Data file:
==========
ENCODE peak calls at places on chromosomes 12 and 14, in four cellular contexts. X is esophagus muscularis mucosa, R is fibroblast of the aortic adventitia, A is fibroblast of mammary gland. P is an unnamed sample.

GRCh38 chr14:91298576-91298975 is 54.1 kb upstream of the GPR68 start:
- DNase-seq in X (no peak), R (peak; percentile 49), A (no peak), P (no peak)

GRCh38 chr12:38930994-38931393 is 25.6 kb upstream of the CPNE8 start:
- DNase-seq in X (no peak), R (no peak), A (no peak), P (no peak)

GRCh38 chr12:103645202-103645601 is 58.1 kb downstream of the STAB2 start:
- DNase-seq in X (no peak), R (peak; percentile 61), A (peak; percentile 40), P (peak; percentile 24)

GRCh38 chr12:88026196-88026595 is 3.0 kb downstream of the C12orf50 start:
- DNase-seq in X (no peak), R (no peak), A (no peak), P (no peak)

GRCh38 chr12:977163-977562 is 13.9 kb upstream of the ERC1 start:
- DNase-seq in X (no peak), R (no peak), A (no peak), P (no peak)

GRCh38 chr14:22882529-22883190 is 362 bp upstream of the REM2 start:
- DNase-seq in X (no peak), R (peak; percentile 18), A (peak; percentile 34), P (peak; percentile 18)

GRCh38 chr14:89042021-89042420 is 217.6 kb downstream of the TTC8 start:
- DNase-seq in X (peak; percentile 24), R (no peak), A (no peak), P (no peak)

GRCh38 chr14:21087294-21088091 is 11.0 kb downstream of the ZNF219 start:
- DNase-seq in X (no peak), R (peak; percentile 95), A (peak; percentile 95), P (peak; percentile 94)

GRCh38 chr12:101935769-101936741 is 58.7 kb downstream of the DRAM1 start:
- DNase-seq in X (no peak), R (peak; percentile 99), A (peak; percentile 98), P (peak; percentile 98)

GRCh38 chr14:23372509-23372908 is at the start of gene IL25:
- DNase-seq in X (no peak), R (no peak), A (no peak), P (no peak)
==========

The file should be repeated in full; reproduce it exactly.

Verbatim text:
ENCODE peak calls at places on chromosomes 12 and 14, in four cellular contexts. X is esophagus muscularis mucosa, R is fibroblast of the aortic adventitia, A is fibroblast of mammary gland. P is an unnamed sample.

GRCh38 chr14:91298576-91298975 is 54.1 kb upstream of the GPR68 start:
- DNase-seq in X (no peak), R (peak; percentile 49), A (no peak), P (no peak)

GRCh38 chr12:38930994-38931393 is 25.6 kb upstream of the CPNE8 start:
- DNase-seq in X (no peak), R (no peak), A (no peak), P (no peak)

GRCh38 chr12:103645202-103645601 is 58.1 kb downstream of the STAB2 start:
- DNase-seq in X (no peak), R (peak; percentile 61), A (peak; percentile 40), P (peak; percentile 24)

GRCh38 chr12:88026196-88026595 is 3.0 kb downstream of the C12orf50 start:
- DNase-seq in X (no peak), R (no peak), A (no peak), P (no peak)

GRCh38 chr12:977163-977562 is 13.9 kb upstream of the ERC1 start:
- DNase-seq in X (no peak), R (no peak), A (no peak), P (no peak)

GRCh38 chr14:22882529-22883190 is 362 bp upstream of the REM2 start:
- DNase-seq in X (no peak), R (peak; percentile 18), A (peak; percentile 34), P (peak; percentile 18)

GRCh38 chr14:89042021-89042420 is 217.6 kb downstream of the TTC8 start:
- DNase-seq in X (peak; percentile 24), R (no peak), A (no peak), P (no peak)

GRCh38 chr14:21087294-21088091 is 11.0 kb downstream of the ZNF219 start:
- DNase-seq in X (no peak), R (peak; percentile 95), A (peak; percentile 95), P (peak; percentile 94)

GRCh38 chr12:101935769-101936741 is 58.7 kb downstream of the DRAM1 start:
- DNase-seq in X (no peak), R (peak; percentile 99), A (peak; percentile 98), P (peak; percentile 98)

GRCh38 chr14:23372509-23372908 is at the start of gene IL25:
- DNase-seq in X (no peak), R (no peak), A (no peak), P (no peak)